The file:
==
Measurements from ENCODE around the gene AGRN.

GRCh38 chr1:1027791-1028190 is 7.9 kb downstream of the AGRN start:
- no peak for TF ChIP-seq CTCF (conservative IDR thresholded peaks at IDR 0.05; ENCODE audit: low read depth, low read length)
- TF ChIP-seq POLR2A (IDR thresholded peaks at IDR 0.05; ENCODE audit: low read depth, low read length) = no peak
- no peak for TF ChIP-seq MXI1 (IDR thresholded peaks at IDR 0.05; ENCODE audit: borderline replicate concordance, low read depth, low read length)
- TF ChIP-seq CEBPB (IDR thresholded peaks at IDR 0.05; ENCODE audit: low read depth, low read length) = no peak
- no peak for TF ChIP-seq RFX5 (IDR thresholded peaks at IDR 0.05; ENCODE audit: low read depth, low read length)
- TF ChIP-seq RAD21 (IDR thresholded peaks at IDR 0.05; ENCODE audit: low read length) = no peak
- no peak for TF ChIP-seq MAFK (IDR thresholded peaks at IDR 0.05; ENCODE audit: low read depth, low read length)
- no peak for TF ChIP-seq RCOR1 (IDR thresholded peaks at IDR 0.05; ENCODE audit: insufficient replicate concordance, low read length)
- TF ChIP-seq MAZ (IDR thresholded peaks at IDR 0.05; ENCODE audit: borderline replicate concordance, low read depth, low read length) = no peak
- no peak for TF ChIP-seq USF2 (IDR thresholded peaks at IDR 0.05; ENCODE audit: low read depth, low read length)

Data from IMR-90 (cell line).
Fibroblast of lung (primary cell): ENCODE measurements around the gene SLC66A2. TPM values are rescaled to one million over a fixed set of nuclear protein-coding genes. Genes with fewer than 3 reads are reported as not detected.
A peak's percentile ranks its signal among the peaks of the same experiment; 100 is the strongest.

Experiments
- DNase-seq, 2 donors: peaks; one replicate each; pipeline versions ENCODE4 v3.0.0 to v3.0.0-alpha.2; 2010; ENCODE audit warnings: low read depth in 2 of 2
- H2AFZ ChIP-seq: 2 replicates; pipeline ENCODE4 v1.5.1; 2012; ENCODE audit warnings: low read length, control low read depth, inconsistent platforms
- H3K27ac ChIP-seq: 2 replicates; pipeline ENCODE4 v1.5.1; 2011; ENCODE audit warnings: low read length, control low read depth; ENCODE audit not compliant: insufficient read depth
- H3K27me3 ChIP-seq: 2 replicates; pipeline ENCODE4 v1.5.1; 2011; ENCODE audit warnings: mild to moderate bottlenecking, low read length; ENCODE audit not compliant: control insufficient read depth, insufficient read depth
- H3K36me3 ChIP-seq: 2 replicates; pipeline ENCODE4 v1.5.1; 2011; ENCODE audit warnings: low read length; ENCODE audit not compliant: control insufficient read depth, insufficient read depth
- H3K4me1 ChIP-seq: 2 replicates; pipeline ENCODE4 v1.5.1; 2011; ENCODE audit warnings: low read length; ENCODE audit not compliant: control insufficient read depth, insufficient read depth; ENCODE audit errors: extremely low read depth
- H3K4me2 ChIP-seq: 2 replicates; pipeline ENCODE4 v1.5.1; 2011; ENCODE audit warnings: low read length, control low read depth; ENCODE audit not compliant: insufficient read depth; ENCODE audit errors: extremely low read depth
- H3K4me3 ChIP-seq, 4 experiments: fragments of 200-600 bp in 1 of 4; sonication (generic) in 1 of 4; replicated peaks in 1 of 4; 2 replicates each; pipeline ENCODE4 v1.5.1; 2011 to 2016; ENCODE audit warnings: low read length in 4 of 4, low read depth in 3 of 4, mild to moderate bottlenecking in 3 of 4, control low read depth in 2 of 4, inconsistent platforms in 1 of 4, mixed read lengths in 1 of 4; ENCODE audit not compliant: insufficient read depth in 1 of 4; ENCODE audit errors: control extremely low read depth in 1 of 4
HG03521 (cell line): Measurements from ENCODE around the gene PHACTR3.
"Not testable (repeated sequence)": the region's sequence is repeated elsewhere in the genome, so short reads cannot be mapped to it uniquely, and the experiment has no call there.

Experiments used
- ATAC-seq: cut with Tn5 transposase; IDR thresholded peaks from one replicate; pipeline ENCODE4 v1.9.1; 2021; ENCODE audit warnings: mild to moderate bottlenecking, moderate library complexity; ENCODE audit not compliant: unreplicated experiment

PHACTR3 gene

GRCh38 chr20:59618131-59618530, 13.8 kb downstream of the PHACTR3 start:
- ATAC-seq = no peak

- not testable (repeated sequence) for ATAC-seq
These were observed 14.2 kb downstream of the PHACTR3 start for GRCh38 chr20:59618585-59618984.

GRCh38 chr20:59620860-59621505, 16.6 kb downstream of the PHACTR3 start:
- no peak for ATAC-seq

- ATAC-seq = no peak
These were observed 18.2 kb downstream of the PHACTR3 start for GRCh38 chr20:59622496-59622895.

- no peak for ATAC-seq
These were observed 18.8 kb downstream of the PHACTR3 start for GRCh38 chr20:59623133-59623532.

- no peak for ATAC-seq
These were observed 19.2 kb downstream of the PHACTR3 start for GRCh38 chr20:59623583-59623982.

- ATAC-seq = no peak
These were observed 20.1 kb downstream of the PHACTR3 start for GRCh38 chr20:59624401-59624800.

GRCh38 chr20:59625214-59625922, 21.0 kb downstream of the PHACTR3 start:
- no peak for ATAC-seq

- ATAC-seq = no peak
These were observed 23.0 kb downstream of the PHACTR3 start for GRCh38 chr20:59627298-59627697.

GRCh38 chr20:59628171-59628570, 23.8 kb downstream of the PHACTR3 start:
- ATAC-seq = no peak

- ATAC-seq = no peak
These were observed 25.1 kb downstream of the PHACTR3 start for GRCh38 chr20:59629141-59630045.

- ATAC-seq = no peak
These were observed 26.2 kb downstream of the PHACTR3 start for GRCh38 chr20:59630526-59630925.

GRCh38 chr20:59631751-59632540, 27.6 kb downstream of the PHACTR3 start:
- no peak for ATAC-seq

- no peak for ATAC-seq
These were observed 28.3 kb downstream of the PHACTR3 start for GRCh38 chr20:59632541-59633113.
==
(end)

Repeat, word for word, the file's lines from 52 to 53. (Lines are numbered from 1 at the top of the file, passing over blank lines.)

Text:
- ATAC-seq = no peak
These were observed 26.2 kb downstream of the PHACTR3 start for GRCh38 chr20:59630526-59630925.